Escondido ‘Bomb House’ cleanup officially complete

The Escondido 'bomb house' is officially no more. Wednesday, crews hauled away the last of what was left of the home. Now attention focuses fully on the man whom authorities say was responsible for having to burn the house down.

KUSI's Ed Lenderman has been following this story and has the latest details.

Trying to beat the rain, cleanup crews worked late last night and kept up the pace Wednesday to get the debris cleared and hauled away before the inclement weather moved in.

The removal included the last of the soil and ash at the site. After firefighters burned down the home packed with explosives and bomb-making chemicals last Thursday, the home, being rented by 54-year-old George Jakubec, was deemed too unsafe to do anything other than to destroy it.

Since Thursday's operation went as planned, the explosives and hazardous materials were incinerated in the intense heat. Most of the rubble, officials say, could be dumped in landfills or recycled.

A spokesperson for County Environmental Health says everything was done in a manner that protected public health. Waste from the fire was kept wet to keep dust at a minimum and fiber rolls were used to ensure any runoff didn't go into storm drains.

The crews were comprised of county, state and private companies. All overseen by state and county agencies.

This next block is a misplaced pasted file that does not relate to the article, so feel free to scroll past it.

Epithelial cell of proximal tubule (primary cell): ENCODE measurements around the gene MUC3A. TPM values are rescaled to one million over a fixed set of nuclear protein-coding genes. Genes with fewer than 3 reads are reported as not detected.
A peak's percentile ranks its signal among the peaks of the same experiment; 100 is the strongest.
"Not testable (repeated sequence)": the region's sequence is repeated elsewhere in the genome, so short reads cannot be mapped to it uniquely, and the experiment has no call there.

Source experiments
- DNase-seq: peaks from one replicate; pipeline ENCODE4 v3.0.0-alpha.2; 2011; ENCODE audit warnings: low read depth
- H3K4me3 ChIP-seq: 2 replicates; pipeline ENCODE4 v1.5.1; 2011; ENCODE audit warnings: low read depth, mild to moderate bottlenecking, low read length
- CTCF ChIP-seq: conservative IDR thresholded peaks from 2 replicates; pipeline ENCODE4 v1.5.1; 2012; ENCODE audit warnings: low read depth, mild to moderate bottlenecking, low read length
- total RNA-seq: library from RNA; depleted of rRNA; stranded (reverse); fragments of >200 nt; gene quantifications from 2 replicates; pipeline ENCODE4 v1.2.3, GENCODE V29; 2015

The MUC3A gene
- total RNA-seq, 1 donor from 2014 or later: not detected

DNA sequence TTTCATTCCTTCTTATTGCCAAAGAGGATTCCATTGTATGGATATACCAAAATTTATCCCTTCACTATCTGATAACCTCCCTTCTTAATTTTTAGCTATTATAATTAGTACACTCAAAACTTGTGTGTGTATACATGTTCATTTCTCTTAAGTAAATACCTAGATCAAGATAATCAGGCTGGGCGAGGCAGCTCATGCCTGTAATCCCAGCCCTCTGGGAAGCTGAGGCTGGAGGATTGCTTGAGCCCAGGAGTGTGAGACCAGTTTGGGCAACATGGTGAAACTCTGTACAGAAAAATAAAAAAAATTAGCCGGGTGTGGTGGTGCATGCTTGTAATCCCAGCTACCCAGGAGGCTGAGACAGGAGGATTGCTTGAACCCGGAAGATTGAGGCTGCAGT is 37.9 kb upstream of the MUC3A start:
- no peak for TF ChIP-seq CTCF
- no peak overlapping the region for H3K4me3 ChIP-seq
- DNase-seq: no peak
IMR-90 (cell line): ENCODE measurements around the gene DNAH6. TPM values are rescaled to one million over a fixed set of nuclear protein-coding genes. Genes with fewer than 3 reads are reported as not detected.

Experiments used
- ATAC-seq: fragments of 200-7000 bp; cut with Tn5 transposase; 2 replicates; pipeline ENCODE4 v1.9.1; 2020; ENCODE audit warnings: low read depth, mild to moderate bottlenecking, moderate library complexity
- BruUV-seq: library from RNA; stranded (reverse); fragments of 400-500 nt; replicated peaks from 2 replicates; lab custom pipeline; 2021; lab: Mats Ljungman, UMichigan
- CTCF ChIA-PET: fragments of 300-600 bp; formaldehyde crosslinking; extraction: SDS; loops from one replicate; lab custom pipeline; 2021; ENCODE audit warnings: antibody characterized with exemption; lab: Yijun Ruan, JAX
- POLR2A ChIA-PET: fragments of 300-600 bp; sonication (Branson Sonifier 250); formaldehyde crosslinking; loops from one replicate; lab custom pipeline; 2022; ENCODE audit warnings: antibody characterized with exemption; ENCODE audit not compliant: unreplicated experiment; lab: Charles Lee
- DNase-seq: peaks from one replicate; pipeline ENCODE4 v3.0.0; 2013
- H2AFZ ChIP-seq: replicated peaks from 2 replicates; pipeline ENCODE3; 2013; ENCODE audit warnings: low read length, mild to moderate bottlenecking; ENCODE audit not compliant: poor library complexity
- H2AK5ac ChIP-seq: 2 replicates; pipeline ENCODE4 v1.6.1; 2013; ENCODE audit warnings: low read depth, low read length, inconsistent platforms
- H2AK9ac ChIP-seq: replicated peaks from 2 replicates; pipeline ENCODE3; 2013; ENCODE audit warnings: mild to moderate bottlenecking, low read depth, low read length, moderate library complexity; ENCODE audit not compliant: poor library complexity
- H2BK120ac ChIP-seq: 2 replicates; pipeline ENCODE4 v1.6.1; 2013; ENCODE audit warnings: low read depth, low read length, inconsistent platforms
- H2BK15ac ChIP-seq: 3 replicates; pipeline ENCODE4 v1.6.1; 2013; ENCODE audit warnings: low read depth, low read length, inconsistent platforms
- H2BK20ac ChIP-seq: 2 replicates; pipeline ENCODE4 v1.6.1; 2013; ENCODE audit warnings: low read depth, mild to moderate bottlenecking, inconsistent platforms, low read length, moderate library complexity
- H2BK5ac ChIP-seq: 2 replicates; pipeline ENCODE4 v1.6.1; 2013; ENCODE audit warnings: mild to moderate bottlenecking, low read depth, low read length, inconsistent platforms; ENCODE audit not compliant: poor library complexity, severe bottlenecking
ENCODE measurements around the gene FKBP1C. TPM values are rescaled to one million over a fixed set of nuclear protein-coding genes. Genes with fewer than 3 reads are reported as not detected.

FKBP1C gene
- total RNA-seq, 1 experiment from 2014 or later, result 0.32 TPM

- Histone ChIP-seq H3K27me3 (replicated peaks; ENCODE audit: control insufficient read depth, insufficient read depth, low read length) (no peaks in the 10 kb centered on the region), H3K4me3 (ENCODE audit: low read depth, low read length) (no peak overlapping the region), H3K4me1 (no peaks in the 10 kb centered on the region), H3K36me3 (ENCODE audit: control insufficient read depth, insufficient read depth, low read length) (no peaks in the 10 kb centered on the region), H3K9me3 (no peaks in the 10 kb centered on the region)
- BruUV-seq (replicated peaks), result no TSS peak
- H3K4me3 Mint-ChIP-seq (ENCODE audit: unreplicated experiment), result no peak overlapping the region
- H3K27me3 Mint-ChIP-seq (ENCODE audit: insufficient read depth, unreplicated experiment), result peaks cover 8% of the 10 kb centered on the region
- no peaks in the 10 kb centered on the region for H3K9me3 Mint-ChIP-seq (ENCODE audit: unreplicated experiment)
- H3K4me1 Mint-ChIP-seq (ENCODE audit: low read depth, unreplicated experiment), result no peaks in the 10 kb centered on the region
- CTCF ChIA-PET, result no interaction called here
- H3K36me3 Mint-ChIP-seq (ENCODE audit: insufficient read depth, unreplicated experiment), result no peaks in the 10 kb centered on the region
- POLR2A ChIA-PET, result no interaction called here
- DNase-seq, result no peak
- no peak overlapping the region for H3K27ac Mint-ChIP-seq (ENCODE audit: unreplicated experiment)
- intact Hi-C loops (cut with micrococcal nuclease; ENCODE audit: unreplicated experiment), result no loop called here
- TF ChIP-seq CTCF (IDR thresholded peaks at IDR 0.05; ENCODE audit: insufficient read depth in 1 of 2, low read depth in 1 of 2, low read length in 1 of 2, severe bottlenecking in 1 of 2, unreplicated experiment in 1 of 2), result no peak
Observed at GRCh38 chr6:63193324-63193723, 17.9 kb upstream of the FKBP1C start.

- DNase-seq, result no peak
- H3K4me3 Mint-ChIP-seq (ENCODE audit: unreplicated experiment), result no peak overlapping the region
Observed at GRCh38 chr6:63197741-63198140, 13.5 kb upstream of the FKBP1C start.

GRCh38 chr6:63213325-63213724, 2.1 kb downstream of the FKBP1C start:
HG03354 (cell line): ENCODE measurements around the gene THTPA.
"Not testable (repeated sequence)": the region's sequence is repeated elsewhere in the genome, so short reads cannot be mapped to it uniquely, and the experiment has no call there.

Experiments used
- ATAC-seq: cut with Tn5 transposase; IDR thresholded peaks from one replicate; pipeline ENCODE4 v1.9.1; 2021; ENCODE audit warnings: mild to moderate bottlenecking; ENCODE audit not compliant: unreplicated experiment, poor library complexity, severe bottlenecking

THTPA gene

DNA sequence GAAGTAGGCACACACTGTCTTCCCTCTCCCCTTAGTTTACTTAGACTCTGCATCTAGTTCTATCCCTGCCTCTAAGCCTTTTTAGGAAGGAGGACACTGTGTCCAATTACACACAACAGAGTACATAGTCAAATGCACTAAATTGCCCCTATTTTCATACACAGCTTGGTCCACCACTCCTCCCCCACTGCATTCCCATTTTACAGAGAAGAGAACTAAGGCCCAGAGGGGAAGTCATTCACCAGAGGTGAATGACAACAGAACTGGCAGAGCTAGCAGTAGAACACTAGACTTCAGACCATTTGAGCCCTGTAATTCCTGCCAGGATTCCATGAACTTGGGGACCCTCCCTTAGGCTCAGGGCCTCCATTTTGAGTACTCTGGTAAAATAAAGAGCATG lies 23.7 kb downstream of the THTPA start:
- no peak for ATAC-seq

Meantime, Jakubec remains in the downtown federal jail, he's being held without bail. According to court records, he's admitted to the charges, including bank robbery, but authorities have yet to disclose a motive.

Local FBI special agent-in-charge Keith Slaughter was on KUSI's Good Morning San Diego. He says federal investigators are still determining the “why”.

“The only thing I can tell you with a degree of certainty is that as he was building explosive devices, whether it was for kicks or something else, it's the type of material that once you are successful in doing it, what do you do with it, you can't discard it and I think he was smart enough to realize that,” said Slotter.

The potential for the devices and chemicals to go off with barely a touch is why authorities did what they did.

One of the points Jakubec's lawyer made in trying to get the burn delayed in order for evidence favorable to the defense to be retrieved, was that Jakubec, his wife and their dog, had moved freely about the house for four years without being injured.

Authorities countered that there was evidence of unintended explosions in the home and of course, there was the explosion that injured the property's gardner, which triggered the whole investigation.

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